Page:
Saturday, December 27, 2008

NHS hospital apologises after baby was born on floor

A pregnant woman was left unattended for hours and had to give birth on a hospital floor despite her desperate appeals for a bed. Health board officials have apologised to Lynne Neilson, 36, whose baby started to arrive as she stood, still clothed, in a cold assessment room after hours of waiting to be admitted to the labour ward. As the head appeared, a midwife ran in just in time to put a paper mat on the floor and catch the baby, who had the umbilical cord around her neck.

Mrs Neilson and her husband, Gavin, made an official complaint to the hospital and to Nicola Sturgeon, the Health Minister, after the incident at Edinburgh Royal Infirmary. NHS Lothian announced on Christmas Eve that it had begun an investigation and had apologised.

The couple had arrived at the Simpson Memorial Maternity Pavilion early on December 5, but went home when the labour slowed. They returned at 7pm and were told to sit in the waiting room. Contractions quickened and Mr Neilson asked repeatedly for help until his wife, in pain and barely able to walk, was finally moved to an assessment room and examined by a midwife. Mrs Neilson said: “She said she’d come back in 20 minutes and that’s when it all really went wrong, because she didn’t come back. She was seeing other patients.”

Two and a half hours after they had arrived, their baby, Orla, was born. Mrs Neilson said: “The room we were in was cold. There was a narrow trolley – not a bed – which I couldn’t get up on to. I was shouting out – it was so undignified, because everybody in the waiting room would have been able to hear us. I felt a huge pressure and at that point I knew that the baby was going to be born.” A midwife arrived just in time to find Orla’s head emerging. Mrs Neilson said: “She took control and put down a disposable mat on the floor. She caught the baby – I was standing up and she was born on to the floor. I was very relieved that the midwife had come, because we were panicking.”

After the birth, Mrs Neilson was helped on to the trolley, but the family waited another hour before being transferred upstairs to a labour ward. They said they were told that the room they were placed in had been vacant throughout Mrs Neilson’s labour.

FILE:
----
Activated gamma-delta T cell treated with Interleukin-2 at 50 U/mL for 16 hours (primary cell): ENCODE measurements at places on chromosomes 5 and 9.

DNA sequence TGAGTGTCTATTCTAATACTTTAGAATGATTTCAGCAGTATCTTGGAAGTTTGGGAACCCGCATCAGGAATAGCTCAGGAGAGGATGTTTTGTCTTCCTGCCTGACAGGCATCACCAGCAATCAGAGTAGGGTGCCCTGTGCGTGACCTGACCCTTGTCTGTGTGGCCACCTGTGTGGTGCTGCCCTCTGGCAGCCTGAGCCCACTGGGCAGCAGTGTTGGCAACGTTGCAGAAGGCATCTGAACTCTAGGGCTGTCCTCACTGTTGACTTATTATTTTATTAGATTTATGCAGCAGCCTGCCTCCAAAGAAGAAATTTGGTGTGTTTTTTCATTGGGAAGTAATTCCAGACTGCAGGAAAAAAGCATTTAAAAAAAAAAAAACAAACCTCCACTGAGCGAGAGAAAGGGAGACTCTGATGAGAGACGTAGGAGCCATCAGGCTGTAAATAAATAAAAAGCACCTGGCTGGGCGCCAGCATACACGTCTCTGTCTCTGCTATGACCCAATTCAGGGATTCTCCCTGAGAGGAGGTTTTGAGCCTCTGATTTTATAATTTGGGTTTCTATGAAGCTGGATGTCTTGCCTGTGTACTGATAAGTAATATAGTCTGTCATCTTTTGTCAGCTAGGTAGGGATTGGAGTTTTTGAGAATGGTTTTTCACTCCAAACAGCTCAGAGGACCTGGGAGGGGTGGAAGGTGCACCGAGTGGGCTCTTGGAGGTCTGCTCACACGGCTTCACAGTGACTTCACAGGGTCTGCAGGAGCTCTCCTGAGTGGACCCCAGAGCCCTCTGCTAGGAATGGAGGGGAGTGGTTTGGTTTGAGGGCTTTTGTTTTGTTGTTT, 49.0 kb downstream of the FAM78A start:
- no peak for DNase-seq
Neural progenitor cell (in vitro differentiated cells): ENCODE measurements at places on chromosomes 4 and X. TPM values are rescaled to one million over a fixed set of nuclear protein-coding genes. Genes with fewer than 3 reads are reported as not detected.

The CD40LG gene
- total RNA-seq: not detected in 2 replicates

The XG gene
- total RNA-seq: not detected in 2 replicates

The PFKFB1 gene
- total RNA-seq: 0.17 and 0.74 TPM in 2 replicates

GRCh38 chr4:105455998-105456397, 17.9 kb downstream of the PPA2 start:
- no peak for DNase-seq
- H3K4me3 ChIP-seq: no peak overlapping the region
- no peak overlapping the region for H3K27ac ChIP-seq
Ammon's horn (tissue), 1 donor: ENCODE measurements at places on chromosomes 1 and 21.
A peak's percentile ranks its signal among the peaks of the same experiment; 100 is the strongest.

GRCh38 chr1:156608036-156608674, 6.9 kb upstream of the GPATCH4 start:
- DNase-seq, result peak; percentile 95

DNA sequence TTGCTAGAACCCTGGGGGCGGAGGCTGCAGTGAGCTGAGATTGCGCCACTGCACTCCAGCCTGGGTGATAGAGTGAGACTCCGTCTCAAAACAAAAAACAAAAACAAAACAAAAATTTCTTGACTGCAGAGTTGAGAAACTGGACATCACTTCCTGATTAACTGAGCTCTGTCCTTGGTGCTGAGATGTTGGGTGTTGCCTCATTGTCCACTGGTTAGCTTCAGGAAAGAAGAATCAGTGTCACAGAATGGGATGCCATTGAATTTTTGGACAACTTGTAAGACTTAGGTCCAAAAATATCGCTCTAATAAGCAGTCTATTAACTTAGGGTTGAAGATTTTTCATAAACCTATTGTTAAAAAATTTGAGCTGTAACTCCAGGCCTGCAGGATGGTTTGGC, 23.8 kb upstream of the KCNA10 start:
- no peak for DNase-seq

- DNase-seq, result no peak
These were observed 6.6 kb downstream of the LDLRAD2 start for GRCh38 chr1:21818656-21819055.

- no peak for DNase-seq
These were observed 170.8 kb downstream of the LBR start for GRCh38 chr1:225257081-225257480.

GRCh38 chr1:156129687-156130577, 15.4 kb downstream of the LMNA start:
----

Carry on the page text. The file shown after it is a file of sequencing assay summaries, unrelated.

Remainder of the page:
The couple have three older children, who were born in Glasgow, Hong Kong and at Edinburgh Royal, but said that this was the worst experience they have had in a maternity unit. David Farquharson, clinical director of women’s services in NHS Lothian, said: “This is not the experience we would want any mother or family to have.”


1 comment:

NVCD said...

Hi, I can attest to the terrors of socialized medicine. When I was a small child, I lived in London. My sister was born there. My mother was released from the hospital six hours after she was born, because her room was needed. When I was younger, I had terrible ear infections because I needed tubes. I went 80% deaf because the GP would not sign off to allow me to recieve some (it was not "necessary"). It was not until a private specialist signed off that I recieved the care I needed. The specialist also had to remove my tonsils because, as he said, I was "completely rotten in side". My little sister required stitches. She was little more than a year old, and yet the doctors refused to give her anaesthesia because it was not "necessary".
The problem with socialized medicine is that the government cuts costs in "unnecessary" areas. Eventually it will begin cutting costs in the medical area. Soon people won't be recieving certain drugs or treatments because they are too costly ("aren't necessary"). Medicine isn't building roads, or the postal system. It is a ministry. Costs cannot be cut in medicine without hurting somebody.
In the end, socialized medicine comes down to one simple question: Cost or quality? In other words: Free of cost or your life?
As a side note: socialized medicine isn't even free. You pay for it with your taxes. So if you're going to pay anyway, why not get good care?